Biggie And The Meddlesome Mailman ($22.95; Nov.; 240 pp.; 0-312-20880-4): Who better than to serve as the latest homicide victim in the rapidly emptying hamlet of Job's Crossing, Texas, than Luther Abernathy, who never skipped a day on his mail route because of all the secrets he might pass up by not opening the mail he delivered? And who better to get to the bottom of the ensuing down-home mystery, broadly jocose without a speck of subtlety, than that Most Important Personage, J.R. Wooten's formidable grandmother Biggie—even if you end up wondering why some nosey gossips have to die while others get to return for their fourth starring role (Biggie and the Fricasseed Fat Man, 1998, etc.)? Read full book review >
Released: Nov. 11, 1998

In Job's Crossing, Texas—the little town that sanity forgot—Grandma (—Biggie—) Weatherford keeps the peace as aggressively as Wyatt Earp once did. And if you don't agree that that's a chore and a half, then you're not abreast of the body count. You'd think Job's Crossing was nothing but mean streets the way the corpses keep piling up—and this is only number three in the series (Biggie and the Mangled Mortician, 1997, etc.). Poor Firman Birdsong comes up with the terrific notion of an all-chicken eatery but never gets to see it flourish—because on opening night there's Firman as the fricassee of the title, plugged, then gravied from head to toe, garnished with parsley, rendered dead, and decorated by someone whose dislike of him must have been something special. As it turns out, quite a few in Job's Crossing had it in for Firman, an entrepreneur with a checkered past. His brother, for one. Then there's Dub Watkin, Firman's rival for the affections of lush Fairy Lee. Plus a pair of mysterious strangers who complicate life for just about everybody but particularly for J.R., the story's 12-year-old narrator, since one of the two is his long-lost—and very predatory—other grandma. And then there's a second murder, seemingly connected to the first, though why kill a dotty old man who rides a lawn mower, convinced it's a cayuse? Grandma Weatherford finally loses patience and nails the perp, as is her wont. Southern-fried folksiness (and recipes), possibly harmful to sensitive stomachs. Read full book review >
Released: June 13, 1997

Once again, it's murder and mayhem in tiny Job's Crossing, Texas (Biggie and the Poisoned Politician, 1996). Fiona Weatherford, known as Biggie, the town's leading citizen, is working on a production of H.M.S Pinafore, hoping to raise money for the conversion of the old depot to a museum. Cast in various roles are Biggie's resourceful handyman Rosebud, husband to Willie Mae, her super cook-housekeeper; the recently arrived minister Reverend Poteet; the unabashedly gay florist and temporary police chief Butch; and newcomer Monk Carter, who's just taken over the funeral home. Monk has barely settled in when Biggie and her 12- year-old grandson, J.R., checking on Monk's absence from rehearsal, find his body in the funeral home—crushed to death, according to Doc Hooper. Some humongous footprints are found nearby, and Butch marks off the area with yellow satin bows while the locals natter on about the Wooten Creek monster. There's much speculation, too, about the disappearance of Itha, of Itha's House of Hair, and her young son DeWayne—a disappearance that leaves Itha's beauty parlor in the incompetent hands of her frantic, oversized sister Vida. These events and a dozen others come together, more or less, in Biggie's final summation of one of the untidiest plots of this or any other year. Only J.R., who narrates, seems immune to the general looniness, which is sustained by an endless procession of goodies from Willie Mae's kitchen. Die-hard fans of the folksy genre may enjoy; most others won't applaud this overcontrived, over-cutesy second excursion to Job's Crossing. Read full book review >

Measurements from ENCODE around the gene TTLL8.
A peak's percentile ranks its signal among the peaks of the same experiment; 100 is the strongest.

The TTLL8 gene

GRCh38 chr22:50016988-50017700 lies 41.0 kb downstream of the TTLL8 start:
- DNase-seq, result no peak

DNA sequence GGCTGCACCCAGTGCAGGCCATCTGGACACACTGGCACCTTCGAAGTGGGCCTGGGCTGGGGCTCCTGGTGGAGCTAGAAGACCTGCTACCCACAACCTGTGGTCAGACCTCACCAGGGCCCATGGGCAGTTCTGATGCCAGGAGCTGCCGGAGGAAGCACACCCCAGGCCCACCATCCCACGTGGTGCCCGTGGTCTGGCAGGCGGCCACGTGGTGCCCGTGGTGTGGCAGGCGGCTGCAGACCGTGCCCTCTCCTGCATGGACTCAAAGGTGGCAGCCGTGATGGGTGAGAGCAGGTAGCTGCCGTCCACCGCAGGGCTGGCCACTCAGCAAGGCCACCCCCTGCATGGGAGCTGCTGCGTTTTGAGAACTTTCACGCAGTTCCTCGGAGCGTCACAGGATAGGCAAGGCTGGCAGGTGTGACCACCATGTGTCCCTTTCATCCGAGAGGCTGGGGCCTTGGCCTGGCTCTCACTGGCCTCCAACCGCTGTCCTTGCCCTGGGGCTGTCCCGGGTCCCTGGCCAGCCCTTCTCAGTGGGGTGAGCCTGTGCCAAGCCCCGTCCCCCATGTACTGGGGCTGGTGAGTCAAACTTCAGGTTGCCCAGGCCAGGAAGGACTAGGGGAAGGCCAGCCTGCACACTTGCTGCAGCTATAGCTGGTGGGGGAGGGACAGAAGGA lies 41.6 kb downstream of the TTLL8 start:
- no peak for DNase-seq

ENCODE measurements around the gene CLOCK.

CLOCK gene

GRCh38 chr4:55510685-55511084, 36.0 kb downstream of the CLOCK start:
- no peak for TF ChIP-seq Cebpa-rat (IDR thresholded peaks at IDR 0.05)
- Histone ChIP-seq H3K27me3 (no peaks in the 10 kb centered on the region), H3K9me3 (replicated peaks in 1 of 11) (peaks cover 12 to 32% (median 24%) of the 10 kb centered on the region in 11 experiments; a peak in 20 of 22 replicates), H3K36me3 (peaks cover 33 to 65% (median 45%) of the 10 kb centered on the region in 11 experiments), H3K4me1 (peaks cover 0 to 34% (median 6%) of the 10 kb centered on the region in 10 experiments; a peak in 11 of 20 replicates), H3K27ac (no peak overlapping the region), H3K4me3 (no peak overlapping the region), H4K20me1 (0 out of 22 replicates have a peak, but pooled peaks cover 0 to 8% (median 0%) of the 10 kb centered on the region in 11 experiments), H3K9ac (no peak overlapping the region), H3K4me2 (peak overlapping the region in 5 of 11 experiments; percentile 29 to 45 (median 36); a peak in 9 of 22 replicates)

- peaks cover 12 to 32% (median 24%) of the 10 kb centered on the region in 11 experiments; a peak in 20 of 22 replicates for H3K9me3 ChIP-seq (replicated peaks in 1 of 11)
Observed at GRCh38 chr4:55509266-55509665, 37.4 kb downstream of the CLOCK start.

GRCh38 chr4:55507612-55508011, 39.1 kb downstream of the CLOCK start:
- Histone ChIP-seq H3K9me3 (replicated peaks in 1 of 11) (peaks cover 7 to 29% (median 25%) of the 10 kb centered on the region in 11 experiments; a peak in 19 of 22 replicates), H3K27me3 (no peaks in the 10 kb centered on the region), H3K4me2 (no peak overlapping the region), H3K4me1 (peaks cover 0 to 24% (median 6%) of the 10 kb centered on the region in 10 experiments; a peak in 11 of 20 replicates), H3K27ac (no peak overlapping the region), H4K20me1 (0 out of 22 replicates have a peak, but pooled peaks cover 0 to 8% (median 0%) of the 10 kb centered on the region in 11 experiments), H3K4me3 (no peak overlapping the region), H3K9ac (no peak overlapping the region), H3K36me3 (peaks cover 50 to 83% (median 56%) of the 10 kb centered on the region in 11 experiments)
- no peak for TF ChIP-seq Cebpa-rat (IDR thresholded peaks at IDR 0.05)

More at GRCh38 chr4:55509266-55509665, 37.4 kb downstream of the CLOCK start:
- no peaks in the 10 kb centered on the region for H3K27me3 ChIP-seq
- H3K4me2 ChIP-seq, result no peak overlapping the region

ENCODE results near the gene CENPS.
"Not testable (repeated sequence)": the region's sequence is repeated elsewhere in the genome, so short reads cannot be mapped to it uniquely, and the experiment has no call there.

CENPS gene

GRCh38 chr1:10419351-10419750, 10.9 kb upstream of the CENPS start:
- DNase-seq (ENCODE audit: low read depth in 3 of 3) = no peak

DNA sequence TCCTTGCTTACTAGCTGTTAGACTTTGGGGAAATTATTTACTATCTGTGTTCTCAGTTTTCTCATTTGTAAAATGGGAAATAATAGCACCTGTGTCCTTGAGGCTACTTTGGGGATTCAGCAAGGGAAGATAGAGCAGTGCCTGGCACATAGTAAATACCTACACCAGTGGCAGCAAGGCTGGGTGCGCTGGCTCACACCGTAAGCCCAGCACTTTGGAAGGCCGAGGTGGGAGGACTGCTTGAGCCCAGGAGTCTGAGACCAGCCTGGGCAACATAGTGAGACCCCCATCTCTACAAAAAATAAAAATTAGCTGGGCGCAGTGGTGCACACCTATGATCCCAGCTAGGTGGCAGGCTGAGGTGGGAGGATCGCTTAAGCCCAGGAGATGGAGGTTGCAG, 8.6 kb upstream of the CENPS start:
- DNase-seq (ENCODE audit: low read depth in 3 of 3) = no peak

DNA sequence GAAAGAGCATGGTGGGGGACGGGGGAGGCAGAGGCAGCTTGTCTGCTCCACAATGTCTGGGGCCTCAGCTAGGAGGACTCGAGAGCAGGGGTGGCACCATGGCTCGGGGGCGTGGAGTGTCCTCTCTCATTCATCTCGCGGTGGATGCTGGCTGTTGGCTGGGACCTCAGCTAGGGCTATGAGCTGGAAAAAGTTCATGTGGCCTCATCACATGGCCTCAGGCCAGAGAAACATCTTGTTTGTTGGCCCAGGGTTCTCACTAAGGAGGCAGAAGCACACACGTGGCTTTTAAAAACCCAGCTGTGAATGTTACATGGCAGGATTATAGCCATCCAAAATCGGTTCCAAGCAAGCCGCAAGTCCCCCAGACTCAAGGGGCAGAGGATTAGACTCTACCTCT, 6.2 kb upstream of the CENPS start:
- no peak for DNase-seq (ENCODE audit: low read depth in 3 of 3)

Released: May 13, 1996

A debut novel, Texas-set, that pulls out all the stops in the down-home, good ol' boys, southern-fried chicken pantheon. The white hat here isn't the local sheriff but Mrs. Fiona Wooten Weatherford, the richest landowner in Job's Crossing, known to all as Biggie and as grandma to almost 12-year-old J.R., who narrates. Biggie's household consists of J.R.; maid-supercook Willie Mae; and Willie Mae's ex-con husband Rosebud, now gardener-handyman. A recent addition, in the garage apartment, is 50ish Wade Crabtree, who sells burial insurance. It's the explosion of Mr. Crabtree's car, in Biggie's driveway, that signals that all is not well in Job's Crossing. No one is hurt, and Police Chief Travis Trotter is too busy wooing county clerk Jimmie Sue Jarvis (whose fascination for J.R. is the sixth toe on her left foot) to give it much focus. Then Biggie's attention, which should be concentrated on the upcoming Pioneer Days parade, is diverted by a new landfill being dug—in full view of the Wooten cemetery—by the order of Mayor Osbert Gribbons. There are also rumors of digging leases on local farms being sought by outside mining interests. All of that fades temporarily, however, when the mayor dies of poison while eating his favorite angel cake with whipped cream at Mr. Popolus's Owl Cafe, and Biggie resolves to find out who did it and why. Unabashedly folksy, with a parade of mouthwatering meals, y`all accents, and a plot in tatters, but Bell's first outing is also fresh, funny, and loaded with southern charm. Read full book review >